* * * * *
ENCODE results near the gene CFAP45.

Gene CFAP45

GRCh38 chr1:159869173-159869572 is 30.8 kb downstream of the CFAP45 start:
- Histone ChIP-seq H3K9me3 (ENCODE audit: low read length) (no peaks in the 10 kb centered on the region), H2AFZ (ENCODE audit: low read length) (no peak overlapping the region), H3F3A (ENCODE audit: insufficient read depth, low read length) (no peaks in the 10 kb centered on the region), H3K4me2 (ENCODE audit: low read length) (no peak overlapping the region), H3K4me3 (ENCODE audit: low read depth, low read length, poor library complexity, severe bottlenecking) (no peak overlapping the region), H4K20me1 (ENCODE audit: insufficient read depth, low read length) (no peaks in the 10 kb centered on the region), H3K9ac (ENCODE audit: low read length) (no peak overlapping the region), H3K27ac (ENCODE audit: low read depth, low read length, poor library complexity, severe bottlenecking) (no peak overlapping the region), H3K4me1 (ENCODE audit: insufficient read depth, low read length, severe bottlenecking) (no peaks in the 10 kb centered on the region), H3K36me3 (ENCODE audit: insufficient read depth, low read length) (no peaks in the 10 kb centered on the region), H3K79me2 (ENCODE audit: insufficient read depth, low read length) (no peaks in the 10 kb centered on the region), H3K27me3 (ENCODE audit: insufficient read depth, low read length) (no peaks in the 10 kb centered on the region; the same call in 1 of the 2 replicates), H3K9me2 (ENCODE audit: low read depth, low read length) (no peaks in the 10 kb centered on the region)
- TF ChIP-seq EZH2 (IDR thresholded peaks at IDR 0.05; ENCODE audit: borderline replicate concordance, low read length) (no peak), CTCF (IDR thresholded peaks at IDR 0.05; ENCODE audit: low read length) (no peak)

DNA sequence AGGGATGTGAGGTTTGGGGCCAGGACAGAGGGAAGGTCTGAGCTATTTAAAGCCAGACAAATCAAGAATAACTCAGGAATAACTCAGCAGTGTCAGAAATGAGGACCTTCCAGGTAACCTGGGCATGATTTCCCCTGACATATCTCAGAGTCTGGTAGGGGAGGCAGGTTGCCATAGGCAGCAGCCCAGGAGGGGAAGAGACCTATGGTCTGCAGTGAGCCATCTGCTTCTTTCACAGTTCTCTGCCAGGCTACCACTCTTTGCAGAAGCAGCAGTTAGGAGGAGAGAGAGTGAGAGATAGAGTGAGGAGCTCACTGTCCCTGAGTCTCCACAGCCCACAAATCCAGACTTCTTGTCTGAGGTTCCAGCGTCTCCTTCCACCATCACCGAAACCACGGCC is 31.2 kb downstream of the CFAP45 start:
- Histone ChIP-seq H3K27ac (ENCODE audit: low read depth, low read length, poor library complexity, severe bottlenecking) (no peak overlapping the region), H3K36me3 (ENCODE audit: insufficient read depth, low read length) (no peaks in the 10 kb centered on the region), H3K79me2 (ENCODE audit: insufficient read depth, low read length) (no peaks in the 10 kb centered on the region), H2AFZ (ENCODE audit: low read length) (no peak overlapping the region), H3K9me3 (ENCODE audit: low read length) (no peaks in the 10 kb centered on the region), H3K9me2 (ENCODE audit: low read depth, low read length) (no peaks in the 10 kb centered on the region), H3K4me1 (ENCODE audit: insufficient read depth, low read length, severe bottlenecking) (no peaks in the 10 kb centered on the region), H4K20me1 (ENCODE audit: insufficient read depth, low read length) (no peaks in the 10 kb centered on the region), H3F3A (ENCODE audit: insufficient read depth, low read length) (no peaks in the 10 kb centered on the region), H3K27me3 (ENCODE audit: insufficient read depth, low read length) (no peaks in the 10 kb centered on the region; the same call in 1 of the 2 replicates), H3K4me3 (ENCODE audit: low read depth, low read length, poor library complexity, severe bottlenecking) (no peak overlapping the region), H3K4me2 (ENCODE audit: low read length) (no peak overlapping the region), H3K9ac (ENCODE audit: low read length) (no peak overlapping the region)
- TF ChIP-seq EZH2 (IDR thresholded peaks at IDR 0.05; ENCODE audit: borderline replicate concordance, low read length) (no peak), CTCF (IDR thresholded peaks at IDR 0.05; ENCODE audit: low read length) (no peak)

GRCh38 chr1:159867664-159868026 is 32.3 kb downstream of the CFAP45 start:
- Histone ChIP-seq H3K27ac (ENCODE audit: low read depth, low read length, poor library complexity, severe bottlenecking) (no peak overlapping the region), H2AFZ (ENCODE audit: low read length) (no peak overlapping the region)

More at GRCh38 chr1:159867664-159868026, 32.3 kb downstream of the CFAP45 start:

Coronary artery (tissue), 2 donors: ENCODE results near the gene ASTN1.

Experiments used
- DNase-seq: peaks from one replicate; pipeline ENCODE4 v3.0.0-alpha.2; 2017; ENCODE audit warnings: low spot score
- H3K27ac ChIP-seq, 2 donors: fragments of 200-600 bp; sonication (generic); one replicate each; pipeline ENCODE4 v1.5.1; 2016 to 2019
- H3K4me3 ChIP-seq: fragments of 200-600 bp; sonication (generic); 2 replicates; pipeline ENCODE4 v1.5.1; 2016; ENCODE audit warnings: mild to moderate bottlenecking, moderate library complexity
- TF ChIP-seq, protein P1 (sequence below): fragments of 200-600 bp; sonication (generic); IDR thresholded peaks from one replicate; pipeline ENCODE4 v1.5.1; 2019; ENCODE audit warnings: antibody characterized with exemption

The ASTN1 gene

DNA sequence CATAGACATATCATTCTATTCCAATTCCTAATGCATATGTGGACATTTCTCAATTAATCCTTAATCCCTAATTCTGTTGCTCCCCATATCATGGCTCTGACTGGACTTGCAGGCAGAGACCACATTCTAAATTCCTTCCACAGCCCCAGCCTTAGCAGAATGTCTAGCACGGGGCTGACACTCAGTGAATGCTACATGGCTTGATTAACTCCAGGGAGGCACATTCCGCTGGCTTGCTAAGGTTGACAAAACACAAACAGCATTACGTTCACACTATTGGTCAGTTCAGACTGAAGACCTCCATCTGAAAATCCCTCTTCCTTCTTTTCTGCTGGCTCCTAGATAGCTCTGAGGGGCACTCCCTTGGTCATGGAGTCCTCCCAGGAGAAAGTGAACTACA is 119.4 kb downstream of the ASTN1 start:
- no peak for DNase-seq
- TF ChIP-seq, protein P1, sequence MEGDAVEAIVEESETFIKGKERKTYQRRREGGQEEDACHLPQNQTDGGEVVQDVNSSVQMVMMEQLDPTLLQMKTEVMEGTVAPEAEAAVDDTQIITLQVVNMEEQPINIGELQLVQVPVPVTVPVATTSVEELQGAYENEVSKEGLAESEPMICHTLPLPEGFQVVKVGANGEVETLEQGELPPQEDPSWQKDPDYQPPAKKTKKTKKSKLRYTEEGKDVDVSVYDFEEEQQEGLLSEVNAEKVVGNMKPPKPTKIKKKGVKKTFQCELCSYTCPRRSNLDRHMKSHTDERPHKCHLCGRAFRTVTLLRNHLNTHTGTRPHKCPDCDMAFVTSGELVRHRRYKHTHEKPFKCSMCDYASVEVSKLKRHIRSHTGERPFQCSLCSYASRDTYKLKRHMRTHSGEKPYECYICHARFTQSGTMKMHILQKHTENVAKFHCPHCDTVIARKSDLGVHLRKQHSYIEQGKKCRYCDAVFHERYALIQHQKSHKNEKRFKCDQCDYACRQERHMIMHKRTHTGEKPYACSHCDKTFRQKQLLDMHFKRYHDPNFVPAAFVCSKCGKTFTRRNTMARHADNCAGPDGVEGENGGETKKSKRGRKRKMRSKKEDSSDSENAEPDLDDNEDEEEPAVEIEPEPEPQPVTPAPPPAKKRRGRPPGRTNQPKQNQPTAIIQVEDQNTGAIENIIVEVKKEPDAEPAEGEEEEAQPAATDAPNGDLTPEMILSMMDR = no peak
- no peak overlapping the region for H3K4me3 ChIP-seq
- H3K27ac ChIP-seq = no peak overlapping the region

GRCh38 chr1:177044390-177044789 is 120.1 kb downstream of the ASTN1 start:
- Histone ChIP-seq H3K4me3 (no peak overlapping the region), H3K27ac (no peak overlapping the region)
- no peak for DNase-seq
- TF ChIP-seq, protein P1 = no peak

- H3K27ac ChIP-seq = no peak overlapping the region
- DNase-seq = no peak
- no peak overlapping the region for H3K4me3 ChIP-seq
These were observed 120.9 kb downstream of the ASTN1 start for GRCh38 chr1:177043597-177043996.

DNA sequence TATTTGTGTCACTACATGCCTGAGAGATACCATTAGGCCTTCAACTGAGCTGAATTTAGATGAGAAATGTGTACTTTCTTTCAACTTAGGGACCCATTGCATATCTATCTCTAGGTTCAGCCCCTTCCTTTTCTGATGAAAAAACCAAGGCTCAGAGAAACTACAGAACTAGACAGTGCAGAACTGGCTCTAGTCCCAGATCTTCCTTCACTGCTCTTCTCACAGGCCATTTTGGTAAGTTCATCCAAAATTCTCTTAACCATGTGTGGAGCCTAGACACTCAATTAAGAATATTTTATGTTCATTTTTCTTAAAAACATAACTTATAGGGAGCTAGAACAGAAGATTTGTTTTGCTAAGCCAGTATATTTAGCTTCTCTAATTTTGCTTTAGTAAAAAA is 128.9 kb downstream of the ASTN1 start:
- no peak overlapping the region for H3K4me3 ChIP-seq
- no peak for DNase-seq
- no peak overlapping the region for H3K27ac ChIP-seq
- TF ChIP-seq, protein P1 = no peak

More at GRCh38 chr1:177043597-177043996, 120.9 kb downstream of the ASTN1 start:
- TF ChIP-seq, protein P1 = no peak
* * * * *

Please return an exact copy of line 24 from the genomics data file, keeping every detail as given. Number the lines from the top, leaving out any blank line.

GRCh38 chr1:177044390-177044789 is 120.1 kb downstream of the ASTN1 start: